Fitbit patent points to blood pressure tech on a future smartwatch

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The Fitbit Versa 4
(Image credit: Andrew Williams)

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Future Fitbit wearable devices following on from the likes of the Fitbit Versa 4 smartwatch could come with built-in tech for detecting blood pressure, according to a patent filed by Fitbit that has come to light this week.

The patent (opens in new tab) (via The Verge (opens in new tab)) describes a system that will “calculate an estimate of blood pressure from the one or more sensor data samples”, with the user placing one of their fingers against the wearable device’s display to get a reading.

It would be a surprise if Fitbit wasn’t working on this sort of technology, and indeed we’ve seen earlier studies and previous patents from the company suggesting that something like this was in the works. However, it’s going to be difficult to get right.

One of the diagrams in the patent (Image credit: WIPO IP Portal)

Patent predictions

We should get our usual patent disclaimer out of the way: when patents get filed, it’s not a guarantee of anything actually appearing. That said, they do give us a useful window into what sort of areas the various tech companies are looking into.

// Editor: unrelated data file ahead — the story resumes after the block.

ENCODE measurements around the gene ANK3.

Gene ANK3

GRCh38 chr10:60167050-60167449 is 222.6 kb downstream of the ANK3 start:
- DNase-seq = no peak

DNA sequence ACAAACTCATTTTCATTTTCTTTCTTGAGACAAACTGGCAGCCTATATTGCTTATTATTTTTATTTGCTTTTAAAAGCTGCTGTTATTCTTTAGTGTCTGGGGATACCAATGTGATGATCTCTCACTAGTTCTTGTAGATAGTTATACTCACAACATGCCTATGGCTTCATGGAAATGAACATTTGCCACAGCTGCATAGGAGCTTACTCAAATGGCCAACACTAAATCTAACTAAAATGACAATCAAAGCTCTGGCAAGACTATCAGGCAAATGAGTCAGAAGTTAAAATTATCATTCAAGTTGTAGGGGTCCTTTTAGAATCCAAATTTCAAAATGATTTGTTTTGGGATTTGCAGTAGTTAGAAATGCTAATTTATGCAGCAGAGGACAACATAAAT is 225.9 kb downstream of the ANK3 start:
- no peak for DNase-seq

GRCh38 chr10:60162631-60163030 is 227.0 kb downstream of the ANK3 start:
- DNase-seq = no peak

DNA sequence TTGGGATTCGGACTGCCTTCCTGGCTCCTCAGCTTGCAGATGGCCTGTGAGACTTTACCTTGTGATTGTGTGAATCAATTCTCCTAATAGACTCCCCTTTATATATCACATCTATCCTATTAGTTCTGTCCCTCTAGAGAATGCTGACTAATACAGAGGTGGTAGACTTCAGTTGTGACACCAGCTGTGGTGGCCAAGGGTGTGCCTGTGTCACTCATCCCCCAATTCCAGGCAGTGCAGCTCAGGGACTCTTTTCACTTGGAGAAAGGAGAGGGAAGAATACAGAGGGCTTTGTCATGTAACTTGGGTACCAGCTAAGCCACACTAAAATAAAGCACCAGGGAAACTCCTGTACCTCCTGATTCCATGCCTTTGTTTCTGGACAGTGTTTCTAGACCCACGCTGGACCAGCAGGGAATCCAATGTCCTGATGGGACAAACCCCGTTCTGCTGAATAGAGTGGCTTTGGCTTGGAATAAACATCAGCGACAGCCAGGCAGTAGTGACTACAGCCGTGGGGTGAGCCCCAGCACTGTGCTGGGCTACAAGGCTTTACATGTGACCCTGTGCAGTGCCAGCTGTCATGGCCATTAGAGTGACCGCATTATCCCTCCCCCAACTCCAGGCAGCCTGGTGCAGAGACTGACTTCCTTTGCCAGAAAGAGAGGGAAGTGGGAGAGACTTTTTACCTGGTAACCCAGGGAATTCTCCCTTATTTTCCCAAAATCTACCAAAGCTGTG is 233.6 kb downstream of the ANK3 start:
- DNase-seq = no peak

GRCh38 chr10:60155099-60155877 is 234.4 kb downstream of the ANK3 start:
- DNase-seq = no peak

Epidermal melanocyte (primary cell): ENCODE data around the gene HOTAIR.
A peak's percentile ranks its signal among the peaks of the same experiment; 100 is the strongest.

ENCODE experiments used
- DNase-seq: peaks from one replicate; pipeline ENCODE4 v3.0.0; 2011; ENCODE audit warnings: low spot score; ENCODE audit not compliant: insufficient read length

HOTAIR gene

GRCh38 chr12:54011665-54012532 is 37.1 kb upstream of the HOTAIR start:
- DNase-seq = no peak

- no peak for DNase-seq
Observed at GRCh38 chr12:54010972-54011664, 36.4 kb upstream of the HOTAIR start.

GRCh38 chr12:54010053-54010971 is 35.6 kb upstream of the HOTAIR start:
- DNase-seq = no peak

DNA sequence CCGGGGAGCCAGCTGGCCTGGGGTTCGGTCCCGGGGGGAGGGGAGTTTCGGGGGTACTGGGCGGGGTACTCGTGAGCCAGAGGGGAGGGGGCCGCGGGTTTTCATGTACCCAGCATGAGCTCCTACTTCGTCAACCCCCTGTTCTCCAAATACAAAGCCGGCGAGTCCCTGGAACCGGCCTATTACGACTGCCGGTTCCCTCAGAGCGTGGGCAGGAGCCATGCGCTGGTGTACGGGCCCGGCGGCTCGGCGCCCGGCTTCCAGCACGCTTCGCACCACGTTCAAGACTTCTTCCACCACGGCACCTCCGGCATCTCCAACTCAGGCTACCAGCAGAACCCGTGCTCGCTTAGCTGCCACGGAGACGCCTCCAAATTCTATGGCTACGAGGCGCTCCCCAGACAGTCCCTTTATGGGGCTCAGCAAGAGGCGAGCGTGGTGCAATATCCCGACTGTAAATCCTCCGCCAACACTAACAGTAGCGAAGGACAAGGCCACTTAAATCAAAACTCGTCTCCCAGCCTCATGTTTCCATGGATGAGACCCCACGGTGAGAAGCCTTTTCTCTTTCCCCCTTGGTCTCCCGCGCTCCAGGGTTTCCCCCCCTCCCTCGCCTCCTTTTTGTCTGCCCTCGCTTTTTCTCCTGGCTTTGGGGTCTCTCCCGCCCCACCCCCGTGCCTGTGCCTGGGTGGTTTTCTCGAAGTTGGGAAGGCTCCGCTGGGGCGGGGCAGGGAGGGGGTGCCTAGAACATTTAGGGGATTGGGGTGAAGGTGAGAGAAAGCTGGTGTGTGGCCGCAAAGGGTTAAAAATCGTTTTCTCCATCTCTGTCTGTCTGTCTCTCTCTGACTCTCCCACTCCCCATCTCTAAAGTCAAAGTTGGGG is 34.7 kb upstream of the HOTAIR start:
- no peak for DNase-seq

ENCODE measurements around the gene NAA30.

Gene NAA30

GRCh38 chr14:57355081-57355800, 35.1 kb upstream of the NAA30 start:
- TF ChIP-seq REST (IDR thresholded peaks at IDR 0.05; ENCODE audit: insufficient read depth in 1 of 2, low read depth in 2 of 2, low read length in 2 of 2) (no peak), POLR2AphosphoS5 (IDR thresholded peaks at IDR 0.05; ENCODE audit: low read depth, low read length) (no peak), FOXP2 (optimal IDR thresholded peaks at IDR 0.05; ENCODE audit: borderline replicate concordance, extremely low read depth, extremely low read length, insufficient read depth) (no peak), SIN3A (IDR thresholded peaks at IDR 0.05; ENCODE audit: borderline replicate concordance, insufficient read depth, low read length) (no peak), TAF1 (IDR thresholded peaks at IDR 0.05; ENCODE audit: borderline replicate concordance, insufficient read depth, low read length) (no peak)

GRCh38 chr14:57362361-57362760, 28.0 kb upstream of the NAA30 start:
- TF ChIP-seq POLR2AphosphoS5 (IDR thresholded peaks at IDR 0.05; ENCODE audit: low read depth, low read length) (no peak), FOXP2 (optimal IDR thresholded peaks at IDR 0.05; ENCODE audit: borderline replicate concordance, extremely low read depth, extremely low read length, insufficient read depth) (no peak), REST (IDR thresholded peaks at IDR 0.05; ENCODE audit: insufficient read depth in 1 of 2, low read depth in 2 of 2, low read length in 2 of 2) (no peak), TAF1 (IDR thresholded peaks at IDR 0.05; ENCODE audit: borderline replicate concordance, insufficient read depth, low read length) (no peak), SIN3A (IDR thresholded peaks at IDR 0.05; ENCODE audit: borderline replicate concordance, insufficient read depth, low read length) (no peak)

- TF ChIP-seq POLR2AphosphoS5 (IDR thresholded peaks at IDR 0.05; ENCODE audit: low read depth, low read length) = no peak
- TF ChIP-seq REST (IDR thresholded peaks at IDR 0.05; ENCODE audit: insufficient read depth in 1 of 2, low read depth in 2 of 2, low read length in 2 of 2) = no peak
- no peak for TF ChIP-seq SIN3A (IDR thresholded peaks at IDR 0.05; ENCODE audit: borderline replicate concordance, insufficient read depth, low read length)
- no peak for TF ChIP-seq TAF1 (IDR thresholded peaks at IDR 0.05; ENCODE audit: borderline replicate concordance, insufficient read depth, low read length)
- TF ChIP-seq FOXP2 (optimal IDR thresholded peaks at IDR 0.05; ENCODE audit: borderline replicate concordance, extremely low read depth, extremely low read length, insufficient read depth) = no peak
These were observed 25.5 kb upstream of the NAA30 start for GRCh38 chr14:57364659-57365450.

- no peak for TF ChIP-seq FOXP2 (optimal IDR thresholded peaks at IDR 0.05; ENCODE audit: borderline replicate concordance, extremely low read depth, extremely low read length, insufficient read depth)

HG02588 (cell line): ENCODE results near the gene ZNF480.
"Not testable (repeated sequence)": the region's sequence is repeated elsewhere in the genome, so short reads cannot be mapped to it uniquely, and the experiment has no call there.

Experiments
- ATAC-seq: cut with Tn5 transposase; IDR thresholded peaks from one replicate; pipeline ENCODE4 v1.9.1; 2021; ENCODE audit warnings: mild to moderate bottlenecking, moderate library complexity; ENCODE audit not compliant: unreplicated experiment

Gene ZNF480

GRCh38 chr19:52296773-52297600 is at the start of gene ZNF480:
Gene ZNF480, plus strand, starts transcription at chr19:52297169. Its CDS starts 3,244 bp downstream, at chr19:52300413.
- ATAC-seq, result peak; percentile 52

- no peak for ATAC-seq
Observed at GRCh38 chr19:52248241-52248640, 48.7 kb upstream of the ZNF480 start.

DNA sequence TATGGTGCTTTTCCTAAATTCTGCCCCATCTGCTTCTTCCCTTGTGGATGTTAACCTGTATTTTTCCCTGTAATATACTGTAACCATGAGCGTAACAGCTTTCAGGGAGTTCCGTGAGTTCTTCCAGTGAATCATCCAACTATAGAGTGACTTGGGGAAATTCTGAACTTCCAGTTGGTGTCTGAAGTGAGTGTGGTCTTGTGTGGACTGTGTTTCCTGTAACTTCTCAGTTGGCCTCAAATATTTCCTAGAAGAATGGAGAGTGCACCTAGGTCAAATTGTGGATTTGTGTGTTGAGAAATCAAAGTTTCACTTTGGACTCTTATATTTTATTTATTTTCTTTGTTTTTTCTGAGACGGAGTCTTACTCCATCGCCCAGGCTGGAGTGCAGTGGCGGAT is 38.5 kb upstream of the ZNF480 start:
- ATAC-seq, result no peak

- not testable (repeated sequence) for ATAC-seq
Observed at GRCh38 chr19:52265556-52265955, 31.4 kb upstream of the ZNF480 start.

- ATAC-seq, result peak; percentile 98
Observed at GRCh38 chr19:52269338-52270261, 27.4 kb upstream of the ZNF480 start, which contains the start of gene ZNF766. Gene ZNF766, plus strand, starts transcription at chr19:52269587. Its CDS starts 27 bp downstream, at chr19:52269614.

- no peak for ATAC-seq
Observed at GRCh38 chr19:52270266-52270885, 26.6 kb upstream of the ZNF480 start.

Further complicating matters is the fact that Fitbit is now part of Google. If this blood pressure monitoring sensor upgrade does appear, it may well be on a follow-up to the Google Pixel Watch rather than anything with the Fitbit name attached.

It’s worth bearing in mind that recent Galaxy wearables, including the Samsung Galaxy Watch 5, already offer some form of blood pressure monitoring – though the feature doesn’t have regulatory approval to be used in the US.

Analysis: smarter smart devices

The miniature computers on our wrists continue to get smarter, adding new features year on year to gather even more data about our health and well-being. The latest Apple Watch 8 has a temperature sensor for menstrual and ovulation tracking, for instance.

Blood pressure capabilities would be another significant step forward. Readings are typically taken using a cuff that cuts off and then releases blood flow to get a measurement while the heart is beating (systolic) and resting (diastolic).

Getting something similar crammed into the confines isn’t going to be straightforward, and regulators like the Food and Drug Administration (FDA) in the US will be watching closely – if the sensors aren’t accurate, the tech won’t be cleared for consumer use.

At this stage we’ve seen enough in the way of improvements on smartwatches to think that this could be possible – though perhaps not in the near future. It might also come with a premium attached in terms of the price of devices.


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